The restored 840-year-old mosque in Mosul will stand as a symbol of the regional solidarity and determination
Al Nuri project is a statement of victory
For more than eight centuries, the Great Mosque of Al Nuri in Mosul stood as an awe-inspiring symbol of centuries of Iraqi cultural heritage. The call to prayer was broadcast five times a day, for hundreds of years, from the balcony of the mosque’s leaning minaret, whose pronounced tilt earned it the sobriquet Al Hadba, or "the hunchback". Visiting Mosul in the 14th century, the Moroccan traveller Ibn Battuta was struck by the grandeur of the “ancient and prosperous” city and its iconic mosque, first inaugurated 840 years ago. It was a source of immense pride for Iraq, which in 2003 put its leaning minaret on its 10,000 dinar note. In 2014, days before Baghdad was poised to launch a project to stabilise Al Hadba, Mosul was seized by ISIS.
It was from the pulpit of Al Nuri mosque that ISIS leader Abu Bakr Al Baghdadi proclaimed the birth of his so-called caliphate before proceeding to destroy and crush the seat of civilisation and antiquity. One of the last acts of desecration by ISIS before its fighters were driven out of Mosul by the Iraqi army was the destruction of the Great Mosque. In February, donors and investors convened in Kuwait to invest $30 billion towards rebuilding Iraq's infrastructure. On Monday, the UAE followed words with concrete actions by committing $50.4 million to restore the mosque. The National was in Baghdad to witness Noura Al Kaabi, the UAE’s Minister of Culture and Knowledge Development, announcing a joint partnership with the Iraqi Ministry of Culture, Unesco and the Organisation of Islamic Cooperation, among others, to push the “wheels of reconstruction, especially for cultural and historic sites”.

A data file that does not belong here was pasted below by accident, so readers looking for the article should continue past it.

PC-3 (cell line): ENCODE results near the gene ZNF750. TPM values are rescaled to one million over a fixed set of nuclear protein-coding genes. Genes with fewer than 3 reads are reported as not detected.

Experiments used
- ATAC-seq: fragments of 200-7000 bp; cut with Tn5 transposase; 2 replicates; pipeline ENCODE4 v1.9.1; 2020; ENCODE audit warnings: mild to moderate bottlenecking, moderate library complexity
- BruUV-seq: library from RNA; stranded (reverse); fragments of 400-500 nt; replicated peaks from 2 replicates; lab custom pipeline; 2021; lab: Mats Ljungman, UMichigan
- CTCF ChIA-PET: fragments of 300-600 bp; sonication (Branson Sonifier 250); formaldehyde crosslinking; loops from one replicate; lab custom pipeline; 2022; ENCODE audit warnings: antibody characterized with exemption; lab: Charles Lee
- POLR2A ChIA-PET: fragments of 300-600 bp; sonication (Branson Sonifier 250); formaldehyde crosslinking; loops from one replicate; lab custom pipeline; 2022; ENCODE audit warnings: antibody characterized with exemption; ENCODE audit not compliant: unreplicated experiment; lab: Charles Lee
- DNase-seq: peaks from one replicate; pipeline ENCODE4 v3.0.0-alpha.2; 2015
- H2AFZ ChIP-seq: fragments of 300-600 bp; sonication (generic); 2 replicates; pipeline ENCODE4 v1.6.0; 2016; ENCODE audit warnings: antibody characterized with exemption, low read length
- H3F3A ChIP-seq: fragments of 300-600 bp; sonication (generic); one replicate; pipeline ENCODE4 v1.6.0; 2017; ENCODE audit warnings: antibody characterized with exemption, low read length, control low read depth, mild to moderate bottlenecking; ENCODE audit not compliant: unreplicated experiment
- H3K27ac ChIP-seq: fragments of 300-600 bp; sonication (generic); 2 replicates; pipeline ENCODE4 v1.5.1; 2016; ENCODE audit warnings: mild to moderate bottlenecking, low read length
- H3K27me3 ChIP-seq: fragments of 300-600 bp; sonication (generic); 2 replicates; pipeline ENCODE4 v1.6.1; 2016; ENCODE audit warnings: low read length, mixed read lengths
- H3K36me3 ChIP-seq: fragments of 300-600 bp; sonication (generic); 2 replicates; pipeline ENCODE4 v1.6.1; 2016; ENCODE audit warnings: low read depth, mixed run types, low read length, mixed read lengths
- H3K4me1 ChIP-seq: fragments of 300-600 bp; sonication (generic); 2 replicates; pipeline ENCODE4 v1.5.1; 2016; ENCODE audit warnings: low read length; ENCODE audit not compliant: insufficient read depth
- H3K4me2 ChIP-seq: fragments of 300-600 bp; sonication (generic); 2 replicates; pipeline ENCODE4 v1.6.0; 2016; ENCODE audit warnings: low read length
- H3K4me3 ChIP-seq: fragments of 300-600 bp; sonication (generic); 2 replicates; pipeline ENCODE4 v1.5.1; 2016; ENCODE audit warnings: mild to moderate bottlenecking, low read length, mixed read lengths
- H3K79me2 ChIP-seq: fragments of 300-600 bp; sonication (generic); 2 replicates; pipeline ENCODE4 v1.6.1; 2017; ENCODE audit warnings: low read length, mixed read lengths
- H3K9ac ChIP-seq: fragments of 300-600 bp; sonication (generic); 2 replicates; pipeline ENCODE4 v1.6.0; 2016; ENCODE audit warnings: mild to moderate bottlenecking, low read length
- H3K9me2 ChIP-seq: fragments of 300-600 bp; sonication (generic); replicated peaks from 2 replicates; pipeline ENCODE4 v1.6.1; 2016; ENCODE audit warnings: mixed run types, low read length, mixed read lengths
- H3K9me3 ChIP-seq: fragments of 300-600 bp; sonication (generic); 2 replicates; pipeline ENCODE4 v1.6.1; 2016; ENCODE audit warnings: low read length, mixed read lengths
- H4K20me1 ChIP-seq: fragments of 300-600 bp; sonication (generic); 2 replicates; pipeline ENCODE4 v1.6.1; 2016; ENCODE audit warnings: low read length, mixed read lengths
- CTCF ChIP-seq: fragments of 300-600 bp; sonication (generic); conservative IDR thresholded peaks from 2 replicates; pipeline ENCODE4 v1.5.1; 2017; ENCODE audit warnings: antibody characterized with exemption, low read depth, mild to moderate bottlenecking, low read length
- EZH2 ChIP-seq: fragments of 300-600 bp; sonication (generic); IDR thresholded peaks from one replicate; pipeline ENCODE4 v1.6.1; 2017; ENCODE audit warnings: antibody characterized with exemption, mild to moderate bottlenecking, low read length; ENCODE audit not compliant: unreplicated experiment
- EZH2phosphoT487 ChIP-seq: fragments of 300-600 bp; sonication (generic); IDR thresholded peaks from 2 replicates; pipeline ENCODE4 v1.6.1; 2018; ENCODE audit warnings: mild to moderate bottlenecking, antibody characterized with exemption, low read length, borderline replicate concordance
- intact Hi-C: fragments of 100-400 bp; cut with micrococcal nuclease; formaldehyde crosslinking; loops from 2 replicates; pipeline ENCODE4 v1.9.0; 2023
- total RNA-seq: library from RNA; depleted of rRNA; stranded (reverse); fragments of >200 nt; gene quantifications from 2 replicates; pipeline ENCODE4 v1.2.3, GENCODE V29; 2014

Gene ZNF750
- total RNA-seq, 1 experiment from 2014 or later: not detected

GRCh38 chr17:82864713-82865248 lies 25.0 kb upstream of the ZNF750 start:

The UAE is not merely taking a passive role but is an active player in this remarkable effort to reinstate Iraq’s most significant cultural monument and will be involved in every stage of the reconstruction. A memorial and a museum will accompany the mosque, reminding future visitors of what was lost – and regained. The work, expected to last for up to five years and produce 1,000 jobs, is fraught with danger. It will take months just to clear the debris and any explosives planted by ISIS. The work will also precipitate the wider reconstruction of Mosul. ISIS sought to break the spirit of Iraq and the region. This collaborative project is a statement of defiance of its extremist ideology. When completed, Al Nuri will tell the world ISIS's message of hatred will never win in the face of true Islamic values, solidarity and determination.